Danielle Williams in the 100m hurdles at the IAAF World Championships (Getty Images) © Copyright
Preview Doha, Qatar

Preview: women's 100m hurdles - IAAF World Athletics Championships Doha 2019

When Danielle Williams won the world 100m hurdles title four years ago, it was seen as one of the biggest surprise performances of the championships. Now, however, she heads to Doha as one of the favourites in her event.

A false start in the 100m hurdles final at the Jamaican Championships meant she faced the prospect of missing the IAAF World Athletics Championships Doha 2019 altogether. But as the season gained momentum, so did Williams and over the past couple of months she has produced the four fastest time of her career.

At the IAAF Diamond League meeting in London she ran a PB of 12.41 in her heat and followed it with a national record of 12.32 to win the final, moving to seventh on the world all-time list. She notched up two more IAAF Diamond League victories, winning in Birmingham and at the final in Zurich, clocking 12.46 on both occasions.

More significantly, though, she defeated Kendra Harrison both times.

Harrison started the season in flying form. The world record-holder won 10 consecutive races, including heats, and beat Williams on two occasions, including at the IAAF Diamond League meeting in Monaco where Harrison recorded a season’s best of 12.43. Harrison gained further confidence by winning at the highly competitive US Championships, running 12.44 into a -1.2m/s headwind.

The 27-year-old had a shaky start to her international championships campaign, having been disqualified for a false start at the 2015 World Championships, placing eighth at the 2016 World Indoor Championships, missing selection for the 2016 Olympics and finishing fourth at the 2017 World Championships.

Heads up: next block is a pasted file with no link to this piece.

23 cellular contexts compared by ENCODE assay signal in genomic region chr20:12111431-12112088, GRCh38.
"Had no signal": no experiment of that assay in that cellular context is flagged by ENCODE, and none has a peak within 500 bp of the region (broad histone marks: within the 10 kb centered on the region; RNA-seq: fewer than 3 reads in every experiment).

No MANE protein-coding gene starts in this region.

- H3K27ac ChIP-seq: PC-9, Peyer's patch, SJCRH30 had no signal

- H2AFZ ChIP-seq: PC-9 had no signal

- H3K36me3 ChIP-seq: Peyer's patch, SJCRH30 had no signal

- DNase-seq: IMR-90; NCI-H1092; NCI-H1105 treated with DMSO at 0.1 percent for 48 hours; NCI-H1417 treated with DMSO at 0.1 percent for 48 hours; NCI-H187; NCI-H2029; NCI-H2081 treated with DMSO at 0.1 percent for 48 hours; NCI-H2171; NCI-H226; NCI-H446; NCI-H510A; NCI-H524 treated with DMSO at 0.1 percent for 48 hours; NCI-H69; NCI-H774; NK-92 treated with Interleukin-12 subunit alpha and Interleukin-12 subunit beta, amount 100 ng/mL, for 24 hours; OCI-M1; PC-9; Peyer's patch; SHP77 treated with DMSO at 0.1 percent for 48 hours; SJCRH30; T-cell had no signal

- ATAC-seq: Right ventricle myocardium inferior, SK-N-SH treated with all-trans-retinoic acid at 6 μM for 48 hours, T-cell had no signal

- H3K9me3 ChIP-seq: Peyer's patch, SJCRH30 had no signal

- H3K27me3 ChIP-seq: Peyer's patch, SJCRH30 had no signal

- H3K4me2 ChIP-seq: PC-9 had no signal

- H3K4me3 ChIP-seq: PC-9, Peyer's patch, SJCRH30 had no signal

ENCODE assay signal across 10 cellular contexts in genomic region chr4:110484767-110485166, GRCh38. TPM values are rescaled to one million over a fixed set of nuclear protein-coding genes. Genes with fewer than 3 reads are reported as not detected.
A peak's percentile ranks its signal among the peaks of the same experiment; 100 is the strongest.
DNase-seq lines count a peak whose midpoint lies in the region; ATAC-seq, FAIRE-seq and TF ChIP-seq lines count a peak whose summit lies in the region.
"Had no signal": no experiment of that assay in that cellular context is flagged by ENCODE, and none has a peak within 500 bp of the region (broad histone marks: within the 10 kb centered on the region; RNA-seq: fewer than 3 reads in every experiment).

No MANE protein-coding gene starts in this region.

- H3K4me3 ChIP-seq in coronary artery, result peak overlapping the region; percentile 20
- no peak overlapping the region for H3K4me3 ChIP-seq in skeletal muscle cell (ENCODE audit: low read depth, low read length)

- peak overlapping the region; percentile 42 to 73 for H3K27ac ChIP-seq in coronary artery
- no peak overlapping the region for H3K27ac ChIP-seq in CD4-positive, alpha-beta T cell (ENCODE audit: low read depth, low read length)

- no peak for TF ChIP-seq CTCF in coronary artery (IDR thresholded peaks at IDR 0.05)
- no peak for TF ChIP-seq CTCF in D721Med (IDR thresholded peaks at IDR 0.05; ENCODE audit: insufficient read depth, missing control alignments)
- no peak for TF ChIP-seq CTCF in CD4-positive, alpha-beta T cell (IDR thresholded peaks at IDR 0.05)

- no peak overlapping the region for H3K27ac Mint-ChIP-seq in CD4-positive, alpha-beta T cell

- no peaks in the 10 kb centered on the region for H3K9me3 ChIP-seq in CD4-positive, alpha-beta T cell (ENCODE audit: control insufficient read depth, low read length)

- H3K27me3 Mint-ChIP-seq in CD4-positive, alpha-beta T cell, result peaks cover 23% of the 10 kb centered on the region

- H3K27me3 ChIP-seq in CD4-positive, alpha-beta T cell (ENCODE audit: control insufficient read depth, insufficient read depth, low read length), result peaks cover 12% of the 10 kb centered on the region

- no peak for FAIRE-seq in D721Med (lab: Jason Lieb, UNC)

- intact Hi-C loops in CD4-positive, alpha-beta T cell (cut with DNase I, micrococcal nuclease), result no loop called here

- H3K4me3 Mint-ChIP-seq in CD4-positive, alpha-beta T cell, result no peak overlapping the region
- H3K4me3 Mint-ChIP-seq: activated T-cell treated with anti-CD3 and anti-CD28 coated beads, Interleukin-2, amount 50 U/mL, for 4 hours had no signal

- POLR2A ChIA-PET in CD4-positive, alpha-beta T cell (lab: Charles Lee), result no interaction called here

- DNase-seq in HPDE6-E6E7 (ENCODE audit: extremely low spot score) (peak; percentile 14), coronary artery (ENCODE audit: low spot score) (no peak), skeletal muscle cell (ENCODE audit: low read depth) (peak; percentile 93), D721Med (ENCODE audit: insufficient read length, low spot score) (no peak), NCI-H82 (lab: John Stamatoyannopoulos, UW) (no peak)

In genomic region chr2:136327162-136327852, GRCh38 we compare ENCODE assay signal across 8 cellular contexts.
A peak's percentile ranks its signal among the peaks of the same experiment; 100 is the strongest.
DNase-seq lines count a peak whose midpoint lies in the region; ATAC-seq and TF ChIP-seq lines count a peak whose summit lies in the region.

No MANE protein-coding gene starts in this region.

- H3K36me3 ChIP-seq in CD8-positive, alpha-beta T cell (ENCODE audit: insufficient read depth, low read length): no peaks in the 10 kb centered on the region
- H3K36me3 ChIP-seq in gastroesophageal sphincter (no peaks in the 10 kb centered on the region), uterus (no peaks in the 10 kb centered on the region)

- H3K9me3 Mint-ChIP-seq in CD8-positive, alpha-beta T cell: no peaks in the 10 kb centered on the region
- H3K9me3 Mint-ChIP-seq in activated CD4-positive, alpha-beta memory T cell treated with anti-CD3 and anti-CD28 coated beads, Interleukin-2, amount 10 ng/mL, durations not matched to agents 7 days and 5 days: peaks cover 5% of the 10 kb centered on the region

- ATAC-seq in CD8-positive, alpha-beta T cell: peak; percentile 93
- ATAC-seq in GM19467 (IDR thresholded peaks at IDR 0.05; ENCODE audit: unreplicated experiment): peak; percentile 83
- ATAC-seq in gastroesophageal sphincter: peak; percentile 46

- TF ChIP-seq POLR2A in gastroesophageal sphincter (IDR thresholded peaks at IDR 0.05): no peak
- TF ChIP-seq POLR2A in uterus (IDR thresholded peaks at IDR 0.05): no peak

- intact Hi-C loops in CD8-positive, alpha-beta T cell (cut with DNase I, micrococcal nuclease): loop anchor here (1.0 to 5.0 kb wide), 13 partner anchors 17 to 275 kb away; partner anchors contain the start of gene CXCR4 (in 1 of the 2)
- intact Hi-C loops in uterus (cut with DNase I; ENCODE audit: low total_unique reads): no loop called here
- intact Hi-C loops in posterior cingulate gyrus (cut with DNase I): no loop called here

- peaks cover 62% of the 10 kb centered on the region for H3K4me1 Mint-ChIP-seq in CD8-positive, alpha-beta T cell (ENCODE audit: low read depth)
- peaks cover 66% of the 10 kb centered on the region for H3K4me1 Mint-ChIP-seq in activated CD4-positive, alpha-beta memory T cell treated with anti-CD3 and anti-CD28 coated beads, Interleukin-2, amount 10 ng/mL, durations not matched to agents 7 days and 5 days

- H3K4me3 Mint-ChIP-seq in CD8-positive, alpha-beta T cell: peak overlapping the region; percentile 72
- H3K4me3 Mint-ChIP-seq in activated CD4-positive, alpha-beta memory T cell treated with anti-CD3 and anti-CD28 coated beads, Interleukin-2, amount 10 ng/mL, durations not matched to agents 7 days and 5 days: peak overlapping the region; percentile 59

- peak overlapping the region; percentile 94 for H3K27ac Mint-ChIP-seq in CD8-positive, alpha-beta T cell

But her victory at the 2018 World Indoor Championships showed that she is more than capable of performing when it matters. And if anything, perhaps having her winning streak broken before Doha will help ease the pressure on Harrison heading into the World Championships.

The US team includes two other women with strong championship credentials.

Two-time world indoor champion Nia Ali returned to action earlier this year after taking the 2018 season off to give birth to her second child. After giving birth to her first child in 2015, Ali went on to win her second world indoor title in 2016 and followed it with Olympic silver later that year.

Her most recent maternity break clearly hasn’t slowed her down either and she has consistently featured among the top three or four finishers in almost all of her races this year. Her most impressive run of 2019 came at the competitive US Championships where she ran 12.55 – the third-fastest time of her career – into a -1.2m/s headwind.

“Having babies makes us stronger,” she tweeted after that race. “There’s nothing weak about having a baby, so what makes any one person think we won’t ‘make it through it’ and succeed?”

Brianna McNeal may have only won a couple of races this year, but the Olympic gold medallist and 2013 world champion clearly knows what it takes to reach a global championships podium.

Janeek Brown, who won the NCAA title in 12.40 to hold the Jamaican record for a matter of weeks before Williams broke it, heads to Doha as the second-fastest woman in the world. After a long collegiate season, though, her recent races haven’t quite matched the times she was running earlier in the season. Compatriot Megan Tapper equalled her PB of 12.63 in July and followed it with bronze at the Pan American Games.

Nigeria’s Tobi Amusan has had one of her best seasons to date, clocking a PB of 12.49 in July and following it with 12.51 to win at the recent ISTAF meeting in Berlin. Over the past 18 months the Nigerian has won gold medals at the Commonwealth Games, African Championships and African Games, so clearly thrives in a championship setting.

Other potential finalists include Pan American champion Andrea Vargas of Costa Rica, European champion Elvira Herman of Belarus, European indoor champion Nadine Visser of the Netherlands and Finnish record-holder Annimari Korte.

Jon Mulkeen for the IAAF